See those ugly powder-coated steel tubes sticking straight down from your house? They’re downspouts and they’re old-fashioned! If you live in a place that gets any amount of rain, you’ve probably noticed chains or things that look like inverted bells draping from gutters. Downspout alternatives such as rain chains direct rainwater in a relatively straight line to the ground or collection container. Some are literally chains, like the first one pictured below. Others are a series of linked vertical cups, performing the same function as the chain-style ones.
Single Rain Chain
This one is about as simple as it gets. And all items are available at your local hardware or home improvement store.
Begin with a minimum of 1/4″ sized chain and cut to length so that it reaches from the gutter to the ground, with about 1 foot of chain draping on the ground.
If you want the modern look or just don’t like rust, use zinc-plated chain. It will remain shiny through the ages, as long as the plating is undisturbed.
Single chains are the worst for effectively directing water downward, but they are the least obtrusive.
Hammered Copper Rain Cups
By far the prettiest option of all, these copper “inverted umbrella” cups are hand-hammered to lend rich texture to the surface. Beyond the visual appeal, these wider types of “chains” do a better job of keeping falling water on the vertical.
Running around $75 to $100, they can be a bit pricey, especially when multiplied several times over to accommodate all downspout areas. But they are most likely to elicit murmurs of admiration from your guests.
Rain Chain Cups and Barrel
This is a solution to 2 problems. Rain cups descend from the gutter to direct rainwater into a barrel. The barrel prevents water from pooling around the foundation or, worse, blasting between the foundation and earth like a fire hose–a major cause of crawlspace flooding.
Adding the rain barrel to the chains will certainly make this set-up green and eco-friendly. Water that normally would have been wasted can be collected in barrels and sent to garden beds by tubes.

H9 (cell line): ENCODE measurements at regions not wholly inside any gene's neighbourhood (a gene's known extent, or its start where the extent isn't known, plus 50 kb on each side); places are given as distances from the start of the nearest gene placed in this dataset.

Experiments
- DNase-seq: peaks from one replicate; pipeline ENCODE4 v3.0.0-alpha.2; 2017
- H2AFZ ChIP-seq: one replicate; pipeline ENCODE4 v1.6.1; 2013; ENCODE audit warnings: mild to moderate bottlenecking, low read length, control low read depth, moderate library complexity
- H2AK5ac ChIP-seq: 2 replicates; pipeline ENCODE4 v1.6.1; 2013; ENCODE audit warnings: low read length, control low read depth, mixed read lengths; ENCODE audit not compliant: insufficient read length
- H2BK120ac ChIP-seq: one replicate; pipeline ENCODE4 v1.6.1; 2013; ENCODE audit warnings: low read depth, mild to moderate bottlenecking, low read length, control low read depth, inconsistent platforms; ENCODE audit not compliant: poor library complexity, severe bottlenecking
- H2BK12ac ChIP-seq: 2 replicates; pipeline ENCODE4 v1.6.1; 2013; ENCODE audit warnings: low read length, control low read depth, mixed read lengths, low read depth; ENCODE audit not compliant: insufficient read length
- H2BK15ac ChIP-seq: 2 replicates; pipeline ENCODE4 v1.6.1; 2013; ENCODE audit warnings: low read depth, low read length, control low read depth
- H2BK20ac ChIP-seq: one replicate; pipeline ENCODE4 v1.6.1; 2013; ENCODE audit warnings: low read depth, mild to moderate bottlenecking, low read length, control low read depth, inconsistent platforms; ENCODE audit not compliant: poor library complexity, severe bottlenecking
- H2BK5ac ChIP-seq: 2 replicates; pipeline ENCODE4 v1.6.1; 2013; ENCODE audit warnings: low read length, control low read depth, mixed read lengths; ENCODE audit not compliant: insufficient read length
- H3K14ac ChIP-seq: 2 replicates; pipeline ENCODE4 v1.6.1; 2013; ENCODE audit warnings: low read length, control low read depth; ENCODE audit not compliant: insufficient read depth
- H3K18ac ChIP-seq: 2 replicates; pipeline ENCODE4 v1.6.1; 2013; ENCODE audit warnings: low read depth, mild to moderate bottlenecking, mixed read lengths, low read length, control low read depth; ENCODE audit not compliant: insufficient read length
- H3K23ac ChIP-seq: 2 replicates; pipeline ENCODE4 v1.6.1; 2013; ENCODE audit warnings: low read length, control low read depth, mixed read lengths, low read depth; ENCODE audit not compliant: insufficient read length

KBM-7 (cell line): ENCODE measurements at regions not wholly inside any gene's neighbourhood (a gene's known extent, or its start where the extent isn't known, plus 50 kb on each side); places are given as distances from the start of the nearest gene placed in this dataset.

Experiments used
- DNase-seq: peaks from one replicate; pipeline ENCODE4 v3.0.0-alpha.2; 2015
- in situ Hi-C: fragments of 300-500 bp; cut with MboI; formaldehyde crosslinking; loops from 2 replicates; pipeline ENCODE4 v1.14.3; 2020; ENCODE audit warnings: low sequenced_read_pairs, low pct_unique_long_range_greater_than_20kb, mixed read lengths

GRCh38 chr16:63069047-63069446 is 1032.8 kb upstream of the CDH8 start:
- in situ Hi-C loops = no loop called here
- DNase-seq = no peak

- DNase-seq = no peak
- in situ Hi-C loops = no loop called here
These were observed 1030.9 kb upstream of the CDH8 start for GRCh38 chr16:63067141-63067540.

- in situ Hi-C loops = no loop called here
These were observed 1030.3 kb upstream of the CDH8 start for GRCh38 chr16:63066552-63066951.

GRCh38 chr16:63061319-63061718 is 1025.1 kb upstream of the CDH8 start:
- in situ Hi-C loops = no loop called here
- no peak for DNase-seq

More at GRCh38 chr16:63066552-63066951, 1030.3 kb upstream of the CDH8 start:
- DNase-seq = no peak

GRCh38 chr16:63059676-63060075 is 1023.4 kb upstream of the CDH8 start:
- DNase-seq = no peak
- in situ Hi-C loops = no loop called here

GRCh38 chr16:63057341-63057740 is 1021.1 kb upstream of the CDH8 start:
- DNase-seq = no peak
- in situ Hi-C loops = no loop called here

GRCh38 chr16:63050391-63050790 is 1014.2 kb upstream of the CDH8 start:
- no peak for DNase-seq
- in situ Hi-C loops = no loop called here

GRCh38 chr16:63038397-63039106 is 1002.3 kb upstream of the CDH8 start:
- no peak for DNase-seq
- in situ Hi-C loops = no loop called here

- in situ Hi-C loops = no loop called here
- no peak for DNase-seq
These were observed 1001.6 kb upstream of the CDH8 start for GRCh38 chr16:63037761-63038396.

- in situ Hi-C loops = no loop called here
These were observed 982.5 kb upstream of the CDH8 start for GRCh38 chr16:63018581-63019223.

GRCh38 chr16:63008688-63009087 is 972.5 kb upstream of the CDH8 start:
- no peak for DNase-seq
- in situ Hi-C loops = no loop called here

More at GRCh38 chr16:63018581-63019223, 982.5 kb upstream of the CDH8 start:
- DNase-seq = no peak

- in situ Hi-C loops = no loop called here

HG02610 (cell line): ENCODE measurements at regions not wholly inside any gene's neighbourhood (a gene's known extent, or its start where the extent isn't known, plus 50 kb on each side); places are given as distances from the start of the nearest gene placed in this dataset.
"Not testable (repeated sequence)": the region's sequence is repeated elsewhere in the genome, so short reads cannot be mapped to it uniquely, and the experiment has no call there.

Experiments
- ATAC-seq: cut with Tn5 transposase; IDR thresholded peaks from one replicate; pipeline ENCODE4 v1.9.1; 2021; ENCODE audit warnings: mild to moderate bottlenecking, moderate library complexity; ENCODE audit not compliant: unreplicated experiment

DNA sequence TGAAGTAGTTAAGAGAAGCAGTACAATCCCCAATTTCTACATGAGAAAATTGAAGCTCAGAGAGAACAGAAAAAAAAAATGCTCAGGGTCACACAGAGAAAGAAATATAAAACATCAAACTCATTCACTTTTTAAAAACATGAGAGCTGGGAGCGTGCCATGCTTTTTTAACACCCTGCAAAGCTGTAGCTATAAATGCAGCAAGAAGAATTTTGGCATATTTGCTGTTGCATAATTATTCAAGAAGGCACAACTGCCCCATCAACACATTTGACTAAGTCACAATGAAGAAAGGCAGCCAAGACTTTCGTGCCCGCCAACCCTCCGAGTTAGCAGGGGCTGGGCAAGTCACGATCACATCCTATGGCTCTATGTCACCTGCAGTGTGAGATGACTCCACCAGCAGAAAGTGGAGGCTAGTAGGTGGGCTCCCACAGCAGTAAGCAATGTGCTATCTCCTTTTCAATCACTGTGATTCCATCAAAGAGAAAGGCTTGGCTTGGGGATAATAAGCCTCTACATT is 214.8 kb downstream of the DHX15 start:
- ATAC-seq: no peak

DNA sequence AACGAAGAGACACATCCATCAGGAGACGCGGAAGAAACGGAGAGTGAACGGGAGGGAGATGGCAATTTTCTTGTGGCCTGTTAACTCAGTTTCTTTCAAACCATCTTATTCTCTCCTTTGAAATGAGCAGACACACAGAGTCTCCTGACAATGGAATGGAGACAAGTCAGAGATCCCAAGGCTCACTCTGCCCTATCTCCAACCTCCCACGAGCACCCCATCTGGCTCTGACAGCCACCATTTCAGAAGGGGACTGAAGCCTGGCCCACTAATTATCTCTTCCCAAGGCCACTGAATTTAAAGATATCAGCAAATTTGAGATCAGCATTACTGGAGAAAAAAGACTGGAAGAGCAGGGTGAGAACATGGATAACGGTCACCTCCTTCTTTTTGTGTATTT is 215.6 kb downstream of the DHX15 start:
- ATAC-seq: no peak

This is another quick-and-dirty way to add chains. Keep the existing gutters and run the chains through the hole at the end of the gutter.
Likely, this owner formed a circle out of stiff wire (not visible) to keep the chains separated within the rain gutter.
Rain Chains: In Brief
- Replace downspouts entirely.
- Must be anchored at ground-level to prevent swaying.
- Must lead to a collection point, whether a gravel-filled pit, barrel, or diverter that channels water away from foundation.
- Clustering multiple chains allows for better water direction.
- Done right, they rise beyond mere functionality and become an artistic touch; or what our Weather Expert terms “weather-inspired decor.”
- Rain chains place style over function. Nothing can be more functional for directing water than an enclosed tube.
- Though touted as green and eco-friendly, they are no more green and eco-friendly than downspouts (unless they lead to a rain barrel, which downspouts can do, as well).
- At the ground-level end point, downspouts can lead directly into a diversion tube, effectively moving water as far away from the house as you wish. Alternatively, downspouts can run into concrete, plastic, or recycled rubber splash blocks, moving water up to 3 feet away. Rain chains can lead into barrels, but it’s difficult to accurately aim the water into diversion devices.